Next is the design of your Code of Conduct. Through attention to detail in the design process, you should be able to come out at the end with a code which will help you to more fully operationalize your compliance program. You must begin with a determination of what you are trying to accomplish. It does not serve you to try and list every compliance risk you might think your company may encounter. You should determine the values you want to communicate, what the expectations are for employees and how to call the hotline. Under such an approach, a Code of Conduct can be the jumping off point for training on the issues stated in it. It can also form the hub of the wheel for other policies and procedures and written standards you want to communicate to relevant stakeholders.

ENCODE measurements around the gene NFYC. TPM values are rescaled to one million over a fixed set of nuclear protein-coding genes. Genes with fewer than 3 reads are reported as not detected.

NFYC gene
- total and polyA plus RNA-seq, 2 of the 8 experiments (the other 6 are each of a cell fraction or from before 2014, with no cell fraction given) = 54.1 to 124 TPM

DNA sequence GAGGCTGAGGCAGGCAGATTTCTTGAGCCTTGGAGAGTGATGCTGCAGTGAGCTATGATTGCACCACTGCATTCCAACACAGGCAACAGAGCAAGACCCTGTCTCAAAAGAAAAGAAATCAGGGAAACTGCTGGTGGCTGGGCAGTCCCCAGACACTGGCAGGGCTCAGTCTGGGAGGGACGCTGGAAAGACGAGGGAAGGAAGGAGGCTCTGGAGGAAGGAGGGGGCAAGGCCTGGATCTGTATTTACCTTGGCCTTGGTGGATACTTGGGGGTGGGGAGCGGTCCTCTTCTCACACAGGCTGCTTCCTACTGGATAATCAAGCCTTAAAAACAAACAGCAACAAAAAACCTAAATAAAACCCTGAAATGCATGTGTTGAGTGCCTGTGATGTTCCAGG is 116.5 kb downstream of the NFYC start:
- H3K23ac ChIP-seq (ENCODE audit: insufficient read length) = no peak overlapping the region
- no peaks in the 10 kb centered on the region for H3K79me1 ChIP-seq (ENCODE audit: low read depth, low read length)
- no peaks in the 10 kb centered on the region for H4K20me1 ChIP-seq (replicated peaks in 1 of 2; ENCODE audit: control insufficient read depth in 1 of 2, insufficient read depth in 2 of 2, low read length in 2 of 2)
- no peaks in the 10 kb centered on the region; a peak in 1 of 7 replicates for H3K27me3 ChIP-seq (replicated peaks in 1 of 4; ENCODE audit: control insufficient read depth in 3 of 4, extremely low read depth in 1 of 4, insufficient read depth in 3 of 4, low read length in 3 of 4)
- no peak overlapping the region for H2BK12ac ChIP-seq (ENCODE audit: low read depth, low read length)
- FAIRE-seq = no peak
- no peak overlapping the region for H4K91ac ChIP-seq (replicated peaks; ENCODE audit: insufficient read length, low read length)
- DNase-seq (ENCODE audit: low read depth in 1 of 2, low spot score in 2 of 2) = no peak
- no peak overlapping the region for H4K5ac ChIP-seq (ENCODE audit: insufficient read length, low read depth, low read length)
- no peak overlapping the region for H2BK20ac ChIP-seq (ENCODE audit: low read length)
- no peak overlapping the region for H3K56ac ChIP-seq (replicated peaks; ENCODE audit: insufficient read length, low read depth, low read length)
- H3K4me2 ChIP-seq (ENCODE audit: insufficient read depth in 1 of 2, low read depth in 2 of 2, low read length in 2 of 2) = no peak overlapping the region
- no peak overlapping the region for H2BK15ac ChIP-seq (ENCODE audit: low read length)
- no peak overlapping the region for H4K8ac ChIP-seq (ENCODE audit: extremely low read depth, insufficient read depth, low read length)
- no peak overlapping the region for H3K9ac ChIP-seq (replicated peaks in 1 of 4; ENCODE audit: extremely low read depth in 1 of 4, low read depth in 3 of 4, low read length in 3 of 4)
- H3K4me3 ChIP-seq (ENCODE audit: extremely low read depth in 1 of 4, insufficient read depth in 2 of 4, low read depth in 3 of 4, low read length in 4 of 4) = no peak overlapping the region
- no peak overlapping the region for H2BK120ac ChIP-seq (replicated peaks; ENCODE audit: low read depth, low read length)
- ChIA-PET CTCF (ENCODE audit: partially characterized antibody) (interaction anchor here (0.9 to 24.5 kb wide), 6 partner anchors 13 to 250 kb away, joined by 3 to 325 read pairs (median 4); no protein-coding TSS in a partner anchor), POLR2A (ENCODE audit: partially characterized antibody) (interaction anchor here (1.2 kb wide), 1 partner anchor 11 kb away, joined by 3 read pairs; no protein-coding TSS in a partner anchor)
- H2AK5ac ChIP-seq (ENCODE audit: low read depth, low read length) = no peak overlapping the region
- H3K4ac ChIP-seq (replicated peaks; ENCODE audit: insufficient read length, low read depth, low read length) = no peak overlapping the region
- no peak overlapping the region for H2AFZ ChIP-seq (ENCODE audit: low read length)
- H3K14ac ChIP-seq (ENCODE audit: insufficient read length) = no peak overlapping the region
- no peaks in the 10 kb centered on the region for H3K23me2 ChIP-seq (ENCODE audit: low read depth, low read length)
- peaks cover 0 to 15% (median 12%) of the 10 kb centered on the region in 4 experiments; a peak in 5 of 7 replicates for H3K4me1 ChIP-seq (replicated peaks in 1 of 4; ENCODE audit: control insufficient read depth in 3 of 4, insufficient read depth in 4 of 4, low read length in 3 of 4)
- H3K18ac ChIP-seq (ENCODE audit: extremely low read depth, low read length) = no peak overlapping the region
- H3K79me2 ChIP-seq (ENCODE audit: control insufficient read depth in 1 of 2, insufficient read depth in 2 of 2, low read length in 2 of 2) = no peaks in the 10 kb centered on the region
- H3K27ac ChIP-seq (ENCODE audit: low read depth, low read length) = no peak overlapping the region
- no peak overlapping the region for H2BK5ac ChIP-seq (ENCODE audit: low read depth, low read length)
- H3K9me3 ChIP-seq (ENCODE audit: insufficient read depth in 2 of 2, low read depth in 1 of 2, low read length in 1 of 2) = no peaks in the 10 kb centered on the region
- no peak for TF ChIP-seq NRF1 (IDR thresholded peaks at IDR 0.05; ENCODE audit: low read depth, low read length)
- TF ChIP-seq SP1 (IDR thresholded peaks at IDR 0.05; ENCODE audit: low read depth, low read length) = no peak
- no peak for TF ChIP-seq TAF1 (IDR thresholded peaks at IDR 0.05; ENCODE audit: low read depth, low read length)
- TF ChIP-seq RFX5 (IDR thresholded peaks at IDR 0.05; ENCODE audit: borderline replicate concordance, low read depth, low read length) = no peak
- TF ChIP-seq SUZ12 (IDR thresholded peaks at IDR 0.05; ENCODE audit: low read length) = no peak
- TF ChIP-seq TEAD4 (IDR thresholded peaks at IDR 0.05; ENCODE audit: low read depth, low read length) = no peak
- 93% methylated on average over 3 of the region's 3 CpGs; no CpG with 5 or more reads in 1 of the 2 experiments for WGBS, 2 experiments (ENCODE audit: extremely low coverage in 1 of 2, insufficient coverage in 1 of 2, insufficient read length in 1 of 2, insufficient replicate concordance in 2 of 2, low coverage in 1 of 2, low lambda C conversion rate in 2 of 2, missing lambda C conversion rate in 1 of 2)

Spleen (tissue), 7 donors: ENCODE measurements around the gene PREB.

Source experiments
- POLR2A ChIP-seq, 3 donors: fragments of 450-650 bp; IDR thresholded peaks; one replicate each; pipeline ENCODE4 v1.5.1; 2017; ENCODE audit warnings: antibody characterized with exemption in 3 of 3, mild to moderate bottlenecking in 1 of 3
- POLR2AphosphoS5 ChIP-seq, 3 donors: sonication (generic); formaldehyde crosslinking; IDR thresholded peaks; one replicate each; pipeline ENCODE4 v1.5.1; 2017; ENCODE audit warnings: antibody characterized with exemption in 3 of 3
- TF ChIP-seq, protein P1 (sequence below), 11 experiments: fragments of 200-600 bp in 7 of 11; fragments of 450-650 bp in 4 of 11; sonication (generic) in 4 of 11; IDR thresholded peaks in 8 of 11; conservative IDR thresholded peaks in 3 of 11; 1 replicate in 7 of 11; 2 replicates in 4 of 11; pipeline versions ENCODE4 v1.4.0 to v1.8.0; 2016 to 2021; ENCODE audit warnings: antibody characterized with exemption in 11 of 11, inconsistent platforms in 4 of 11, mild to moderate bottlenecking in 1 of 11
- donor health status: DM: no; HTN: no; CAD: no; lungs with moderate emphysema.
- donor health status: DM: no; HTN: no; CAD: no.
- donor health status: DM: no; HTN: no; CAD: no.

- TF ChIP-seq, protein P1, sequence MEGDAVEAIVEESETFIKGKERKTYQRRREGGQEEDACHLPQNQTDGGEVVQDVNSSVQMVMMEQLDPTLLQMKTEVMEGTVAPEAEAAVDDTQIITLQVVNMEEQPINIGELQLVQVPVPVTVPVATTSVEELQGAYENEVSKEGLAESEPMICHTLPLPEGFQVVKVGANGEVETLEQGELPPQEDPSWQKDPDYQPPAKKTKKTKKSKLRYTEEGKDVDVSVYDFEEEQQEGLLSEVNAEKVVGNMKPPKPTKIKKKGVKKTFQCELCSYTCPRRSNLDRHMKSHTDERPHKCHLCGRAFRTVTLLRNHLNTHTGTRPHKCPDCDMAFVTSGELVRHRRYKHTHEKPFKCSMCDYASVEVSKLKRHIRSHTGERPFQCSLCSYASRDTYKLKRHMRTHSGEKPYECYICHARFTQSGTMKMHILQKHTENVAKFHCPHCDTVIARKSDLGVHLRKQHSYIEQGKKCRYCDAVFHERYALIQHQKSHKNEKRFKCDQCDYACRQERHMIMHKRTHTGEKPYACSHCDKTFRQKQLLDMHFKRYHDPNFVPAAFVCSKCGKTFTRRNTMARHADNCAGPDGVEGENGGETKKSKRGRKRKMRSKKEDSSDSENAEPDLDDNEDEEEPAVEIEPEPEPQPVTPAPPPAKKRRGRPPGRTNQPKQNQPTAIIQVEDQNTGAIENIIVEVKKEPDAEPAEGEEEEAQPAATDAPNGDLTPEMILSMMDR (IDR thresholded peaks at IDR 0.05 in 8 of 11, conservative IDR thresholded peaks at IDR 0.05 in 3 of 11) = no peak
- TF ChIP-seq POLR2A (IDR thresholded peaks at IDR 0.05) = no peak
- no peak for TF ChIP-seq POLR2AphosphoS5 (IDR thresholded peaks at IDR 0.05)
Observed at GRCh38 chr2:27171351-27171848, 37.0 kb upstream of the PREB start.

You should also consider how you are going to distribute your code to your employees and stakeholders. If it is through an Adobe .pdf document, which is accessible for most stakeholders across an organization or via another method. If a significant part of your workforce does not have access to computers, online production only will not work as the primary distribution platform.

Three key takeaways:

  1. Get your business folks involved in your Code of Conduct from the outset.
  2. Your ethical values should be integrated into and integral to your Code of Conduct.
  3. How have you operationalized your Code of Conduct?